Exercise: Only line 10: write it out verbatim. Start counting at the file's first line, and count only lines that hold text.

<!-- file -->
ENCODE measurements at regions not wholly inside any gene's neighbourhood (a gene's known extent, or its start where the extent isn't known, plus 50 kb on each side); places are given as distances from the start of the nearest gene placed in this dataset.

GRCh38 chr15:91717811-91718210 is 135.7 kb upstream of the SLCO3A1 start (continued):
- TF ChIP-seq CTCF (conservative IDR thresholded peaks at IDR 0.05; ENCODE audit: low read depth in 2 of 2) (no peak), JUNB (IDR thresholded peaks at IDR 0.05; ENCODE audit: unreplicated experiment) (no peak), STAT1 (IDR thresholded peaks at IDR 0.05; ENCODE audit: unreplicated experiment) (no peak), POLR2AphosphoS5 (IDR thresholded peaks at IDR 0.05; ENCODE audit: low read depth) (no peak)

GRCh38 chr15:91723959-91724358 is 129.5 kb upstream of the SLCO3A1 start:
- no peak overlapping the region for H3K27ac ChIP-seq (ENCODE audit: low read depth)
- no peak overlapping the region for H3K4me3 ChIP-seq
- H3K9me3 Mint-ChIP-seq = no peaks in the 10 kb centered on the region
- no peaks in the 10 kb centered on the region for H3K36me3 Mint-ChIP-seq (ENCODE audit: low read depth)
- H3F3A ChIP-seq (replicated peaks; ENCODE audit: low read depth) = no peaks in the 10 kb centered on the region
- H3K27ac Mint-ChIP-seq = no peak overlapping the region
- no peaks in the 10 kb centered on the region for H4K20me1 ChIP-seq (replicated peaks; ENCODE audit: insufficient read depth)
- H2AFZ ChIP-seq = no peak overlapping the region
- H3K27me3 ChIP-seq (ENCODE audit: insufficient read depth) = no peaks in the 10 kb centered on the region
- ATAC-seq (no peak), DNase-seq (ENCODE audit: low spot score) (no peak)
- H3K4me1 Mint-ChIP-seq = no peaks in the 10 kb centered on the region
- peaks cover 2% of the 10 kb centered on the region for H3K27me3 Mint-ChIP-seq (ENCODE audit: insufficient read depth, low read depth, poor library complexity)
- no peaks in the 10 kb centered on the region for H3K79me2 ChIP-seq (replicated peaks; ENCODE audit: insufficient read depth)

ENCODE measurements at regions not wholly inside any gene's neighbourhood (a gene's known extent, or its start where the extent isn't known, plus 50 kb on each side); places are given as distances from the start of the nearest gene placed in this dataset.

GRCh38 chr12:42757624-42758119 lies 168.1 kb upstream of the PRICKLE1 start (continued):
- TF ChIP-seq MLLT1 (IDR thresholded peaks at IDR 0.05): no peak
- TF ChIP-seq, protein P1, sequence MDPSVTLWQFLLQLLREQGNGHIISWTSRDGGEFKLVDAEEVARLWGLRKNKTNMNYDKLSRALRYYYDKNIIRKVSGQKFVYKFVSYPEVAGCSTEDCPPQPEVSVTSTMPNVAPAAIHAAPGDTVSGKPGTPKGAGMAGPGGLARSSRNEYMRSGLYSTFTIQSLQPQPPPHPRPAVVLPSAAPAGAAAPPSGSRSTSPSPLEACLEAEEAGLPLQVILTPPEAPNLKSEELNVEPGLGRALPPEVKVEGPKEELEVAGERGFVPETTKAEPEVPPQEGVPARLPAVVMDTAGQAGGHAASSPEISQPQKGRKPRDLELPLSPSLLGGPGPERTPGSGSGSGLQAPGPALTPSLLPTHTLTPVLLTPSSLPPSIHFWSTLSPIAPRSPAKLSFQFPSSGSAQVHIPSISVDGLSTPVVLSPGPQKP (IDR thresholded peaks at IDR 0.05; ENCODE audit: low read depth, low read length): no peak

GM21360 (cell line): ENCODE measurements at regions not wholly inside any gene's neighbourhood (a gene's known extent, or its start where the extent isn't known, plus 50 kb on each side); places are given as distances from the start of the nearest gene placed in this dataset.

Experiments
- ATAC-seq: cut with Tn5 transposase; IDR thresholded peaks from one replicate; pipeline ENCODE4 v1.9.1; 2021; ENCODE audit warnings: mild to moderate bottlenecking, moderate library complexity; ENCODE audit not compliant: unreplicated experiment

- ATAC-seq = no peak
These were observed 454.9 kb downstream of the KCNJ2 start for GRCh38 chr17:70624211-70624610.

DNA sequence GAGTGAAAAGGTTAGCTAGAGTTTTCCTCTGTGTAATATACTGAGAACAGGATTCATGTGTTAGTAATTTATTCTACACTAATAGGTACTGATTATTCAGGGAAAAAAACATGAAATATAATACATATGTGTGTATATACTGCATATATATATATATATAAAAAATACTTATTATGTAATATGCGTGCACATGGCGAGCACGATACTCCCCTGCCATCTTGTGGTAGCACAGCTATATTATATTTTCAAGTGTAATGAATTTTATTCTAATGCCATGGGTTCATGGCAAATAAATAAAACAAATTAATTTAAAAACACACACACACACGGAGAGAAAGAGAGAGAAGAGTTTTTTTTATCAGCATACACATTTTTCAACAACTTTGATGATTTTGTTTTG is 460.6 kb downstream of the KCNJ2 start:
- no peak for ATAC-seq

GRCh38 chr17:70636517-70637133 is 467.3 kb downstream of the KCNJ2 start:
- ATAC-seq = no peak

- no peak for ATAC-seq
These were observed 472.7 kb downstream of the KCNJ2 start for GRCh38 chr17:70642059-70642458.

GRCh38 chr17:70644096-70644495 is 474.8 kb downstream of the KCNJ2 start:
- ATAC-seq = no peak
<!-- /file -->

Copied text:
- H3K27ac Mint-ChIP-seq = no peak overlapping the region